But Athens has gone through at least two utopian phases in its modern history, when the dream of a shining polis galvanized the town. Two other current or recent exhibitions look at those golden episodes, both of which left lasting marks on the city.

Hellenic Renaissance: The Architecture of Theophil Hansen is a reminder of the days when the Bavarian Prince Otto, installed by the Great Powers as king of the Greeks in 1834, arrived with a plan to make Athens a neoclassical showplace. War with the Ottoman Turks had left the town in ruins, with only about 4,000 impoverished citizens. That didn't stop Otto or his court architect, the Dane Theophil Hansen, from building grand imperial structures in the new capital.

Hansen's exquisite architectural drawings, and those of his architect brother Christian, make up almost the whole of the show at the B & M Theocharakis Foundation. They include plans for Athenian public buildings such as the current parliament and university, as well for Copenhagen and Vienna, where Theophil designed the famous Musikverein. Remarkably, the Hansens's official neoclassicism filtered down into vernacular building, and evolved into the default Athenian architectural style. "By the end of the 19th century, Athens had more neoclassical buildings than Vienna and Budapest," writes art historian Janina K. Darling in her book, Architecture of Greece (2004).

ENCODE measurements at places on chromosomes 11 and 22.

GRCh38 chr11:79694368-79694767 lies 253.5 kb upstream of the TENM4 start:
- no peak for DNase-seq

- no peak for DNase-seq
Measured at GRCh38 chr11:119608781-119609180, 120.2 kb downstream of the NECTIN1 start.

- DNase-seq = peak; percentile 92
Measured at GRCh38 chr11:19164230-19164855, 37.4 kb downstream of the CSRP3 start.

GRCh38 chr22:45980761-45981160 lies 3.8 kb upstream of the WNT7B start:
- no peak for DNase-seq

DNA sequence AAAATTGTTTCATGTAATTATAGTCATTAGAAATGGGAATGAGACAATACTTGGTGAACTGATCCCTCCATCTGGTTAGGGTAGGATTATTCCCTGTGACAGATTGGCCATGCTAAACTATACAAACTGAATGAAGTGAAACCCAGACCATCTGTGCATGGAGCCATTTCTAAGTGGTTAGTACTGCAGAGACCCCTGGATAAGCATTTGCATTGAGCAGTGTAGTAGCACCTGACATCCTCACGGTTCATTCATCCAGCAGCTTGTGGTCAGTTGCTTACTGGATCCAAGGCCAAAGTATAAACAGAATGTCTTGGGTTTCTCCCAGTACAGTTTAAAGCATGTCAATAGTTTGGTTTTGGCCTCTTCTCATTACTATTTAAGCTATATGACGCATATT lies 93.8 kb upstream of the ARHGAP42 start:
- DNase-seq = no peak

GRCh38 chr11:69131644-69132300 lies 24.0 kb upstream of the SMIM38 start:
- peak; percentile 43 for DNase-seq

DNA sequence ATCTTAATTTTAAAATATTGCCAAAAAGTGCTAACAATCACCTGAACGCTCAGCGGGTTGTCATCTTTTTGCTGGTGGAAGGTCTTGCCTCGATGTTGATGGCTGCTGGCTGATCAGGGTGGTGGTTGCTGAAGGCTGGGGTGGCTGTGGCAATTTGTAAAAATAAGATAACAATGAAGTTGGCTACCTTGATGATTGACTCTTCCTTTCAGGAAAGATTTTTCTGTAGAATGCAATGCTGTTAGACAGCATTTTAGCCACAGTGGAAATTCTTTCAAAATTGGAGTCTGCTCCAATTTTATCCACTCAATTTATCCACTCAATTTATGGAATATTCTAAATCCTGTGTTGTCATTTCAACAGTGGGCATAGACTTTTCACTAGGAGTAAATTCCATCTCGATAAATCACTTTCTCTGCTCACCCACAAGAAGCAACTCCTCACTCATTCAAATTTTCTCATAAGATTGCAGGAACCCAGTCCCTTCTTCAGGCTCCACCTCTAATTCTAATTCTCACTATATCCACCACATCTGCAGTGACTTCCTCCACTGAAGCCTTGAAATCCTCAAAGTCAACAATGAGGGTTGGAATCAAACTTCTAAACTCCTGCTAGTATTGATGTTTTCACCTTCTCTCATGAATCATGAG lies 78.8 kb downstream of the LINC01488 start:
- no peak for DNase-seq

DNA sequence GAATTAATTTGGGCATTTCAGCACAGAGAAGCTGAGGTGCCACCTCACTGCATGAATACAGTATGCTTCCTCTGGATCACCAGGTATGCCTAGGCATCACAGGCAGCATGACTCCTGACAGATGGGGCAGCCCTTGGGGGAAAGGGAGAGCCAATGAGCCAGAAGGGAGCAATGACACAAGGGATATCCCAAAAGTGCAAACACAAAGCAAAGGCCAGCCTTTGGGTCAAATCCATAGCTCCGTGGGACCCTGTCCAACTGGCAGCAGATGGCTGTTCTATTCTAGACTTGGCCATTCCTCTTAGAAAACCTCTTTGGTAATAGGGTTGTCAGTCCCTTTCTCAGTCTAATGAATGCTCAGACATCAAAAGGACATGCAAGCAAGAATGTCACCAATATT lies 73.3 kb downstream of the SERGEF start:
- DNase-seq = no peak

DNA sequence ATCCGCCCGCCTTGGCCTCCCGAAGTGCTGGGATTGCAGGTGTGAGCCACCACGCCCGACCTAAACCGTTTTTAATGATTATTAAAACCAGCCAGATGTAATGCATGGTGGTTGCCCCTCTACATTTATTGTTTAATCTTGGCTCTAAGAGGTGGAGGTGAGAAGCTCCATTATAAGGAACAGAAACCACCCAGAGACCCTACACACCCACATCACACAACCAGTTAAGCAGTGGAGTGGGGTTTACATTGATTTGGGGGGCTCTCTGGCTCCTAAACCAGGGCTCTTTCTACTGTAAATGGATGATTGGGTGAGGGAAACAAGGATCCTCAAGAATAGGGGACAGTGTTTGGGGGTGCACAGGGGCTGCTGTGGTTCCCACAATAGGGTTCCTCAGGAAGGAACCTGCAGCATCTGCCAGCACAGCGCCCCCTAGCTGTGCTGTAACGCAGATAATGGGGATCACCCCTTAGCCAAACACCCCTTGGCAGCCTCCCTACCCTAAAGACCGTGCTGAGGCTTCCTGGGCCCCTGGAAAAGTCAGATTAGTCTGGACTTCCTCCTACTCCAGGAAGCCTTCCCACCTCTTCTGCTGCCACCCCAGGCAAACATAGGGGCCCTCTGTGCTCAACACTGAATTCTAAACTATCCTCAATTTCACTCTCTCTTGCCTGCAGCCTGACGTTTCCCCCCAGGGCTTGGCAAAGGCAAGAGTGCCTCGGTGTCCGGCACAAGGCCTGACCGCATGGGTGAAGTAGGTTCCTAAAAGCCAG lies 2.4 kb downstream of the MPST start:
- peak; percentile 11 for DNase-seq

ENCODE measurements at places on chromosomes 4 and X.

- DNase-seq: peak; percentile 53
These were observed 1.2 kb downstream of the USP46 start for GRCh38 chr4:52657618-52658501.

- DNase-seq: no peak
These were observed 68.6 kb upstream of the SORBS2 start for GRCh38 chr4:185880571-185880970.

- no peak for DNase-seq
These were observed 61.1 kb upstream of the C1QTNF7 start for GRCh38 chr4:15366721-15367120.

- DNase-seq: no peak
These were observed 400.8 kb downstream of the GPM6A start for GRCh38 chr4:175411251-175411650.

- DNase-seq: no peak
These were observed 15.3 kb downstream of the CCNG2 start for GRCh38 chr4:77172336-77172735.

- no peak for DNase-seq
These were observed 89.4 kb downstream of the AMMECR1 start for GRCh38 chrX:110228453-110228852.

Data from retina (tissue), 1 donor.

Many of those neoclassical buildings were destroyed or neglected during the boom years of the 1950s and 1960s. Explosive economic growth and lots of American aid convinced Greeks that their country, devastated by the Second World War and the civil war that followed, could become a prosperous European nation. Athens: The Spirit of the '60s – A Changing Capital, a show at the Hellenic American Union's Kennedy Gallery, celebrates "the most exciting decade in the modern history of Athens," curator and journalist Nikos Vatopoulos says. His show is mostly ephemera – postcards, magazine covers, news photos – almost all of it promoting the new vision of Athens as sleek and up-to-date.